Dec 22, 2007
FCC ownership ruling will hurt Michigan
The Federal Communications Commission (FCC) recently overturned a 32-year-old ban aimed at doing away with media monopolies and ensuring there is a diversity of voices on the airwaves and in print
The administrative ruling will let owners of a TV or radio station buy a newspaper, or vice versa, in the nation's 20 largest media markets. The ban put in place in 1975 barred a single company from owning a TV station and newspaper in the same market. Republican FCC Chairman Kevin Martin was joined by his two fellow Republican on the commission in favor of the proposal, and the commission's two Democrats voted against it.
Before the ink is even dry on this new rule it will allow waivers for six new newspaper-broadcast combinations and 36 grand fathered stations.
The Detroit News, owned by Denver-based Media News Group – one of the largest newspaper companies in the United States – immediately came out with an editorial favoring the move. The editorial did point out that its parent company did own a TV station, but the editorial skirted the issue of the problems with the consolidation of all of the news outlets into one giant voice. Detroit is the 11th largest media market in the country, and this ruling will apply to Detroit. The gist of the editorial is that because of technology like blogs and other new information sources, “there's no way a company can control the flow of news and entertainment by owning a newspaper and TV station in the same market.”
That may be good news for blogs like the Michigan Messenger, but if it will be good for traditional journalism and the general public remains to be seen.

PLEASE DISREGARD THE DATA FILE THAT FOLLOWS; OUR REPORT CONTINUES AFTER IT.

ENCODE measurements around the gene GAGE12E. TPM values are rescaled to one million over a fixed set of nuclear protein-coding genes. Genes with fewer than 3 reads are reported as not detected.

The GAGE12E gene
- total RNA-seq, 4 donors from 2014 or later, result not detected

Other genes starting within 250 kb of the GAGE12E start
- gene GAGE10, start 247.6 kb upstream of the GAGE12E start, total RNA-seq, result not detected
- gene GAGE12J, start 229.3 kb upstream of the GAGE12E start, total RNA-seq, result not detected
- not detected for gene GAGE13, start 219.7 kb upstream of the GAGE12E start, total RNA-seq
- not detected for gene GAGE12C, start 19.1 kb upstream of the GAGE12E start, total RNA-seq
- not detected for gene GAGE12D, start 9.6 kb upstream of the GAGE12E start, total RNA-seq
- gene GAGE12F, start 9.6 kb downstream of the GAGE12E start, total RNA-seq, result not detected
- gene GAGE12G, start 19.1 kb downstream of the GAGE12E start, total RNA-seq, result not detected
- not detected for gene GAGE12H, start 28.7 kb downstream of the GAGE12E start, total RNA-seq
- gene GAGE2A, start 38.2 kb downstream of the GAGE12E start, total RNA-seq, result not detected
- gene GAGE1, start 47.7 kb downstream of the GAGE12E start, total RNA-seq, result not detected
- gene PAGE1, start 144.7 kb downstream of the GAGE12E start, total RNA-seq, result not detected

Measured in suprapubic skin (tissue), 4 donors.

Critics like the Economic Policy Institute (EPI) - a nonprofit, nonpartisan think tank - allowing more media consolidation will diminish local newsgathering. Proponents of the new rule say allowing cross-ownership may help to forestall the erosion in local news coverage by enabling companies to share newsgathering costs across media platforms.
But it ignores the danger of consolidating all the media voices into something owned by a few companies. Newspapers are a perfect example, and there are few independent newspapers anymore. Take the Detroit News, for example. Their parent company owns and operates 57 daily newspapers in 12 states with combined daily and Sunday circulation of approximately 2.6 million and 2.9 million, respectively, and they are proud to tell you those facts on their web site. Just recently in 2005 the News was purchased by from giant newspaper chain Gannett, the largest newspaper publisher in the U.S. that publishes 85 daily newspapers, including USA TODAY. After the smoke had cleared, Gannett walked away with ownership of the Detroit Free Press and the bulk of metro Detroit suburban weekly newspapers known as the Observer and Eccentrics.
During the 1920s more than 500 cities and towns had two or more competing newspapers - including about 100 cities that had three or more - today only about a half dozen communities have a least two newspapers, and those tend to operate under joint agreements allowed under the Newspaper Preservation Act, like the News and Free Press in Michigan under the Joint Operating Agreement (JOA).
This consolidation means there are less reporters and less competition. According to the EPI, since 1975 the number of media outlets has indeed increased, but at the same time ownership has become more concentrated. Today there is simply less diversity of opinion and less diversity of news sources.
This corporate takeover of newspapers means solid reporting, independence and integrity are taking a backset to profit and pleasing the shareholders. Media conglomerates are stressing profit maximization over concerns of localism and diversity, according to the EPI.
The situation is not much different in TV and radio where the airwaves are provided free by the government in exchange for diversity of views and opinions and informing the public. Anyone who has listened to radio station WJR-AM, the most powerful radio station in Detroit, knows about that lack of diversify of opinion. In contrast to the News editorial, there many be 24-hour cables news outlets, but news programming offered by affiliates of NBC, CBS, ABC and Fox still accounts for about half of all television viewing.